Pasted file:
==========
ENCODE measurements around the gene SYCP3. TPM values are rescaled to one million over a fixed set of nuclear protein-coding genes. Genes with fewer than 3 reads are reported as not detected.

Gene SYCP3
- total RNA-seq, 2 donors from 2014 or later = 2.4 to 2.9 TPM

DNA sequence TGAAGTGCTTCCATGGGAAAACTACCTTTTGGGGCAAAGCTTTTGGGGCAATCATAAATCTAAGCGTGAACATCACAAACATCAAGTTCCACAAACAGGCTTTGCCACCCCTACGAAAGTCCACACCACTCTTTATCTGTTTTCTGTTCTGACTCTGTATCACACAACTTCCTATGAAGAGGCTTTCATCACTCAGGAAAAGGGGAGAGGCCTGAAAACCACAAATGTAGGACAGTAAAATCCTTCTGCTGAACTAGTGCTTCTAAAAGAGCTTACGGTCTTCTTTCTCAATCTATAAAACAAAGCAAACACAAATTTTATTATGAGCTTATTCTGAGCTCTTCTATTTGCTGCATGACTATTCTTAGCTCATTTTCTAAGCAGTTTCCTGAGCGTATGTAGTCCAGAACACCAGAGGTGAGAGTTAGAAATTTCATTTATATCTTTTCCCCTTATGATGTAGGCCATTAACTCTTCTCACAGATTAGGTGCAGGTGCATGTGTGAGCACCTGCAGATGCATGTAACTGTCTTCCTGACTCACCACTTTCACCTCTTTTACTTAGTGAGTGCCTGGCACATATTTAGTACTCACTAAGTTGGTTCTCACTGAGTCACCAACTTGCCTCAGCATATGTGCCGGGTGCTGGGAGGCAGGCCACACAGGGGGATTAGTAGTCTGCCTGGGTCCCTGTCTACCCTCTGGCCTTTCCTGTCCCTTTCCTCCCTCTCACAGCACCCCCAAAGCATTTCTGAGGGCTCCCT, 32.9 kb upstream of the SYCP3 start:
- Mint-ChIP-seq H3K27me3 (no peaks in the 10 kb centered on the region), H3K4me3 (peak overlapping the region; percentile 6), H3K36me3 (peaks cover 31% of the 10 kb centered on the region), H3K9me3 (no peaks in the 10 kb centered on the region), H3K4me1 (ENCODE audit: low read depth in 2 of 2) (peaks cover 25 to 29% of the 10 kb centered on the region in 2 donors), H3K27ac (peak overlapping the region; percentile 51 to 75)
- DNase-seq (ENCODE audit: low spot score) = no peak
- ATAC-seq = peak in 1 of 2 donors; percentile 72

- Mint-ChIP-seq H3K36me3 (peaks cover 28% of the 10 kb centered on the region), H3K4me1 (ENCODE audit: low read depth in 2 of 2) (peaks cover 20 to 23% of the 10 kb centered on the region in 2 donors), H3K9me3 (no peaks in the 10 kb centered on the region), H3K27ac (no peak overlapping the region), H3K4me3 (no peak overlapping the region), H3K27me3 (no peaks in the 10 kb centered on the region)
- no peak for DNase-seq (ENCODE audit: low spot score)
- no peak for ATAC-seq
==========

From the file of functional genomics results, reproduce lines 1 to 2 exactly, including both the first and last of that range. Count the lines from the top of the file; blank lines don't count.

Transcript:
ENCODE measurements around the gene SYCP3. TPM values are rescaled to one million over a fixed set of nuclear protein-coding genes. Genes with fewer than 3 reads are reported as not detected.

Gene SYCP3